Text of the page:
One of my husband’s favorite scenes in Steve Martin’s movie The Jerk takes place in the office of an extravagant mansion. Raised by black sharecroppers in an unpainted, two-room shack in the rural South (I know, I know), the jerk ends up with loads of money—only to lose everything he loves, including his wife, played by Bernadette Peters.
When his wife tells him all he cares about is money, he sweeps a mountain of paperwork from his desk. “I don’t need any of this—except this ashtray. That’s the only thing I need. And this paddle-ball game.” As he staggers around the room, his list of necessary items lengthens. “All I need is this astray and the paddle-ball game—and the remote control. And these matches. And this lamp….”
I’ve been thinking recently about what I need to write. I need my computer, obviously. If I had to write everything out longhand as some writers still do, I’d never have finished my first manuscript. Word processing is essential to me, but writing directly on a laptop isn’t ideal. I never can use the built-in mouse thingy right. So I also need my big monitor, my keyboard, and my mouse.
Then there are my books. Some favorites are always there—The Emotion Thesaurus and The Emotional Wound Thesaurus by Angela Ackerman and Becca Puglisi, for example. And Watching the English by Kate Fox—a wonderful resource for understanding what she calls “the hidden rules of English behavior.” My own previous novels are always within reach as well, in case I need to check something for continuity. And a few books on craft.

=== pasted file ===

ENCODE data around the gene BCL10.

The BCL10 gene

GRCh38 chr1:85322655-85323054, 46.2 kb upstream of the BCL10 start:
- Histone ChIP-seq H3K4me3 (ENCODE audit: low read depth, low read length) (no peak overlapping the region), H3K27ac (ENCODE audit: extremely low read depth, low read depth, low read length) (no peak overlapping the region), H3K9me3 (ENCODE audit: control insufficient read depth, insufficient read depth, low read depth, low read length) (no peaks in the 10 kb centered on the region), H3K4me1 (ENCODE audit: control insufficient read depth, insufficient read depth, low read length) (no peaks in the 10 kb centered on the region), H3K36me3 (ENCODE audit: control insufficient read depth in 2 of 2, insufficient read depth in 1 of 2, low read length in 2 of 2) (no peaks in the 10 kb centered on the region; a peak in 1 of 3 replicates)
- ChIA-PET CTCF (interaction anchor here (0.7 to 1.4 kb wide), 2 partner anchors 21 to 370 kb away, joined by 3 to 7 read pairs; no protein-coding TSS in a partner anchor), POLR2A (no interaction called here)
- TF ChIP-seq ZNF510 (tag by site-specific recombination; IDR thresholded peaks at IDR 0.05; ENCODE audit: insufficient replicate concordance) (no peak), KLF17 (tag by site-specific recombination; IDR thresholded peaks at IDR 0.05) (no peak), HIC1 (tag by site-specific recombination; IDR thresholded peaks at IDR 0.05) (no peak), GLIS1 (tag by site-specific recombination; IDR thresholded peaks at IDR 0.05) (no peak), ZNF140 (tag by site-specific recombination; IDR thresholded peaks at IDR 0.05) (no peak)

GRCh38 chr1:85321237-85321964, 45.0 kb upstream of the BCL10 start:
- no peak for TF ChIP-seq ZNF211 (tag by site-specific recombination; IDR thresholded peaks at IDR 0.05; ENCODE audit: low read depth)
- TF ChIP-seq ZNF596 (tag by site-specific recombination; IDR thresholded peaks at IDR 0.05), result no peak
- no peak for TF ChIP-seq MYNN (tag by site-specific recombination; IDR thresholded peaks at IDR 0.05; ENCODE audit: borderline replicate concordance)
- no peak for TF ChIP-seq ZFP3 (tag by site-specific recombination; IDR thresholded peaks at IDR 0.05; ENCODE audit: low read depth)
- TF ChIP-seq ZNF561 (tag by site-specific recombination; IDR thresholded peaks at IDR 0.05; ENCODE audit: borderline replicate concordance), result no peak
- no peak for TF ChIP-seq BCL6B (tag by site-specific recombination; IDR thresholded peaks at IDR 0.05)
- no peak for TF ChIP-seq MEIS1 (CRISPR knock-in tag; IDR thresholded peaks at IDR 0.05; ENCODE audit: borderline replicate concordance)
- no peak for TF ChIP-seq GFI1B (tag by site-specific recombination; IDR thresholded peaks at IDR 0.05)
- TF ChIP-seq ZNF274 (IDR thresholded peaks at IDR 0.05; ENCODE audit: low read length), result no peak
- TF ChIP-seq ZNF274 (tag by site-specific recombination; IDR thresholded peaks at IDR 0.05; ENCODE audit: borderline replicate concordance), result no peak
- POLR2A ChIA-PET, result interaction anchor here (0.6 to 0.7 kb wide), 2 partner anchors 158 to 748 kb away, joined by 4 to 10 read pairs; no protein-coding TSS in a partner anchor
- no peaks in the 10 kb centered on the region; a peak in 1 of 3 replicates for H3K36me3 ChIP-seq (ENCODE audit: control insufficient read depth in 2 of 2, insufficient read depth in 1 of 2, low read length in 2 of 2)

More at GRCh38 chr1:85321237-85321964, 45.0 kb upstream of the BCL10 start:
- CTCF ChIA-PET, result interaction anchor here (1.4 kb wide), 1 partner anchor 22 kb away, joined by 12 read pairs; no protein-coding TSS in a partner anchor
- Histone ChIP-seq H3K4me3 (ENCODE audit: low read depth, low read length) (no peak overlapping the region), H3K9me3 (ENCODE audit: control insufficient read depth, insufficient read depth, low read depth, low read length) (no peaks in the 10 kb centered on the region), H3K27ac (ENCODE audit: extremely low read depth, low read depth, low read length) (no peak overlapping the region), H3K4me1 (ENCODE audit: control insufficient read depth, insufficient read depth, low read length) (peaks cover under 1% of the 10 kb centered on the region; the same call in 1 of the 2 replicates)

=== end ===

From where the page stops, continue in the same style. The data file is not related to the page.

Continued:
But with each new novel, my go-to bookshelf changes. This time around, with Book 3 in the Kate Hamilton Mystery series, I’ve added Domesday Book: A Complete Translation, ed. Dr. Ann Williams and Professor G. H. Martin; Suffolk Folk Tales by Kirsty Hartsiotis, Village Buildings of Britain by Matthew Rice, and Lost Country Houses of Suffolk by W. M. Roberts.
Is that all I need? Well, not quite. Here are some of my other necessaries:
* My sweet Millie, a calm and quiet presence (she does make suggestions from time to time)
* The bouquet of paperback flowers I won at Crime Bake years ago
* My candle holder—a comforting flame on cold, dark winter days
* Note pads, sticky notes, and tablets for the brilliant ideas that come to me as I write—or the errors I must remember to fix
* My printer, to print out bits of research I will need
* Pens, pencils, and markers—one in a ceramic holder made by my son Dave in middle school; the other in a pretty marquetry holder from Damascus, Syria (a gift)
* A bottle of Fiji water, sometimes a cup of coffee, several lipsticks, and oh yes, my comfortable chair
That’s all I need.
What do you need to write?